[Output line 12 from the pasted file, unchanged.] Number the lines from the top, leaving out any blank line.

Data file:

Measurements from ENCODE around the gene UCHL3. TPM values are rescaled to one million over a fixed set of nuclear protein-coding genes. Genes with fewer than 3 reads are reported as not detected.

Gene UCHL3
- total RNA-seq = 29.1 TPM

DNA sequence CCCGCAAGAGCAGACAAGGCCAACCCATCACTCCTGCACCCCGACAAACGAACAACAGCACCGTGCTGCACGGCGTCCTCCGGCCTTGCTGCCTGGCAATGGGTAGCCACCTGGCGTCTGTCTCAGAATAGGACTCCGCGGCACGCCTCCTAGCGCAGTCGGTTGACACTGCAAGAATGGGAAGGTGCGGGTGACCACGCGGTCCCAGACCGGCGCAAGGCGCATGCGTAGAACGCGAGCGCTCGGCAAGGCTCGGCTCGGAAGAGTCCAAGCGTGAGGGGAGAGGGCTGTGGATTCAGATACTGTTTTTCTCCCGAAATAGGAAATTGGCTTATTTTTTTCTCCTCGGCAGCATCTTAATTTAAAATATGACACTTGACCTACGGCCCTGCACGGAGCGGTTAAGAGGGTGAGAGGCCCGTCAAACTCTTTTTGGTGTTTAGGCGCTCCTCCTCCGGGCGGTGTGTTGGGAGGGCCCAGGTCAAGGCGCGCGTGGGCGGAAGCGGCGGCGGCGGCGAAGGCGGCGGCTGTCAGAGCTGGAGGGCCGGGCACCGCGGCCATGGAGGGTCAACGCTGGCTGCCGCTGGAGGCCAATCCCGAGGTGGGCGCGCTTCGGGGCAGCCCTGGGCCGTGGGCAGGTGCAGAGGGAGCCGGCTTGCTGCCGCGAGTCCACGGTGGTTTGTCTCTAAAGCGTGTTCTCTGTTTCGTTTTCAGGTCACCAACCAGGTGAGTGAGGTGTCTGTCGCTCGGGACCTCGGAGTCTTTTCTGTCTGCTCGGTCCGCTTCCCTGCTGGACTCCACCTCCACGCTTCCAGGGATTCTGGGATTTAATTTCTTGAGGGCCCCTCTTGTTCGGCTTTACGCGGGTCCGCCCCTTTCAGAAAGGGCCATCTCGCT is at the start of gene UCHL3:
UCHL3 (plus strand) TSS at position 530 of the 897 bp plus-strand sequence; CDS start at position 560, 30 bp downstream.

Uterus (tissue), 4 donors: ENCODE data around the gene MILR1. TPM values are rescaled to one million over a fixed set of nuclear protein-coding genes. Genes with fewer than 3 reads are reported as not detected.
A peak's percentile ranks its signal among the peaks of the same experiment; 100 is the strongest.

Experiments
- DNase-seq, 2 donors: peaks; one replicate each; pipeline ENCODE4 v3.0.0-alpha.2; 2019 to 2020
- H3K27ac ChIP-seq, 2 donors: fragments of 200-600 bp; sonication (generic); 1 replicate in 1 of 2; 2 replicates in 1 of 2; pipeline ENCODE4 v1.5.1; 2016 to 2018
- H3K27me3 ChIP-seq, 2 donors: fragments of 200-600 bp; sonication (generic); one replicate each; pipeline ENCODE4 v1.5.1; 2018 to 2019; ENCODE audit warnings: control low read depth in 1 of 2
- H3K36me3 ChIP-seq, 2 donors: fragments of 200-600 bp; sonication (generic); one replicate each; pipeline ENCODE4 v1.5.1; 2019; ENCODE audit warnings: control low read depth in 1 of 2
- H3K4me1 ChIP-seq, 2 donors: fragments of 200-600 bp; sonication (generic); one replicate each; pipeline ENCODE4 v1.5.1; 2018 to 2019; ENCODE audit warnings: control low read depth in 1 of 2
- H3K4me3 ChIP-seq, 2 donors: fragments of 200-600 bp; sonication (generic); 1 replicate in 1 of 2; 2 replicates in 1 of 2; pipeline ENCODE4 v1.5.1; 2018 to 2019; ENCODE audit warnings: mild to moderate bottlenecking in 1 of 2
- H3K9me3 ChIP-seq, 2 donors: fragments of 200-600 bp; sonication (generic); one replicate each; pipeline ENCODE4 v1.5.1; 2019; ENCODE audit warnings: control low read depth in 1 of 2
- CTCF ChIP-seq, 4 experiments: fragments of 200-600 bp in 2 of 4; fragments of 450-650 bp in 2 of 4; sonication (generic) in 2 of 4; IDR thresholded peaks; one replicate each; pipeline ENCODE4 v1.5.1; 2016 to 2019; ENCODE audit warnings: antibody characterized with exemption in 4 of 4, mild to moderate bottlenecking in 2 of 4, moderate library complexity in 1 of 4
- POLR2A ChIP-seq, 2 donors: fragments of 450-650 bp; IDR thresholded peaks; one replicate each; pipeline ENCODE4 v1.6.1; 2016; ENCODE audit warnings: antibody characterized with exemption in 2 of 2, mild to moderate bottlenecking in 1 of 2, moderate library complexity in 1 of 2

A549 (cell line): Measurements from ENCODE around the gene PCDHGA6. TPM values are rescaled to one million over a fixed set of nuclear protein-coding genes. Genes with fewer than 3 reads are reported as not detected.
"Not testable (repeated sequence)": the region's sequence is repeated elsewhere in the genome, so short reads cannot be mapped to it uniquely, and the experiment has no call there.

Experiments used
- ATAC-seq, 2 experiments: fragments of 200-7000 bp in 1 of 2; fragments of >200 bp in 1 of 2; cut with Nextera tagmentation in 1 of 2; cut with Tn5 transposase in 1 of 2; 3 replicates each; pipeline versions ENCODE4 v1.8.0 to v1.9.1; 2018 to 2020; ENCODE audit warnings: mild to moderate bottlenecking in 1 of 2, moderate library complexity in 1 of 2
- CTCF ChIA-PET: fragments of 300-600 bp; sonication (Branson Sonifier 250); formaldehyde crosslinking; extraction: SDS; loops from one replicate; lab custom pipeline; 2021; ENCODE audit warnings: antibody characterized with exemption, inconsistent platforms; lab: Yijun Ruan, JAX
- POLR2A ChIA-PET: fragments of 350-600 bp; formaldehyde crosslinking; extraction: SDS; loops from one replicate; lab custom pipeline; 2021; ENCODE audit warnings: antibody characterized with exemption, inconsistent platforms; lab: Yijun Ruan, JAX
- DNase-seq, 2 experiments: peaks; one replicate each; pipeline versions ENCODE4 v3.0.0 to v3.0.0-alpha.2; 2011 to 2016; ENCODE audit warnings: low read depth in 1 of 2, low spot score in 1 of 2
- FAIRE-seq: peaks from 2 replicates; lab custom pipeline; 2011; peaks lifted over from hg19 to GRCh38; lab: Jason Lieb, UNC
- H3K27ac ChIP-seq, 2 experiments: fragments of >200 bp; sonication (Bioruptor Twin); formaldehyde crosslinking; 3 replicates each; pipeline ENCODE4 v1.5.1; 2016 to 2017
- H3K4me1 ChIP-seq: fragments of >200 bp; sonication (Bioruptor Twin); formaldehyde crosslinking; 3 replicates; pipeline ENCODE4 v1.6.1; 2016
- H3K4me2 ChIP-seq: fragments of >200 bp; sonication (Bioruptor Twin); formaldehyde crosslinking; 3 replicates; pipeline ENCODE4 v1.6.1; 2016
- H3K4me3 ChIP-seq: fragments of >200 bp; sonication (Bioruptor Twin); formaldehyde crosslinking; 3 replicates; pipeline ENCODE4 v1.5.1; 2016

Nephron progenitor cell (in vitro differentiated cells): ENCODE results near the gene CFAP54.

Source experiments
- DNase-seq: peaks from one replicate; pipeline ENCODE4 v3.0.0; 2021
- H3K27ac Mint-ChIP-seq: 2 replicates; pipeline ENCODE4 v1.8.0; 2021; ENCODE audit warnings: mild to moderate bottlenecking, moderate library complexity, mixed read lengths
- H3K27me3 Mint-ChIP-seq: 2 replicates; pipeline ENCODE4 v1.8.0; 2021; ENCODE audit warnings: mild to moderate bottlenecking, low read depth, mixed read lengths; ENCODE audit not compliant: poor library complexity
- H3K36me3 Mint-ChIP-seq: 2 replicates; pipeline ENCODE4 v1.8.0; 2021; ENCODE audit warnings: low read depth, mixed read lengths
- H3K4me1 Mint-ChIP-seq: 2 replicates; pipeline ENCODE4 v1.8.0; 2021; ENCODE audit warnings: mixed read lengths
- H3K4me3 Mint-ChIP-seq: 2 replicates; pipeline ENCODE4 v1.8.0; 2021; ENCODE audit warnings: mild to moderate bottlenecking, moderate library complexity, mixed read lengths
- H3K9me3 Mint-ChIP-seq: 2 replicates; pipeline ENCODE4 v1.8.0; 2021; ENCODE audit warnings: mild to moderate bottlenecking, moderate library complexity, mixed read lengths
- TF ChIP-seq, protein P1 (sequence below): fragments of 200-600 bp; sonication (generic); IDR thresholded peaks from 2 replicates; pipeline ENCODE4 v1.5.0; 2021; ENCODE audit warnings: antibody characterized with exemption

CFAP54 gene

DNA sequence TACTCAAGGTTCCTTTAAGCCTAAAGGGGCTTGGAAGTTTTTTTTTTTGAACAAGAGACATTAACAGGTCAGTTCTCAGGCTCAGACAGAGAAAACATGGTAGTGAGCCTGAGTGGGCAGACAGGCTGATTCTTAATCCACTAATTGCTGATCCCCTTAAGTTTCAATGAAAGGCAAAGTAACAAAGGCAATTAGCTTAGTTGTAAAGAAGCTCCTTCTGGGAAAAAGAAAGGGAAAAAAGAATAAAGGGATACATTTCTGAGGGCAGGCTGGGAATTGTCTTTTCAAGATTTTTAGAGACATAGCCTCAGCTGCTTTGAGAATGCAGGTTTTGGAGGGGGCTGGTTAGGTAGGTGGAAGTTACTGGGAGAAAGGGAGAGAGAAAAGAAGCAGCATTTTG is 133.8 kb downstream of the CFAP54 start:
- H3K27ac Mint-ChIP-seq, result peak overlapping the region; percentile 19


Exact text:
- H3K36me3 ChIP-seq, 2 donors: fragments of 200-600 bp; sonication (generic); one replicate each; pipeline ENCODE4 v1.5.1; 2019; ENCODE audit warnings: control low read depth in 1 of 2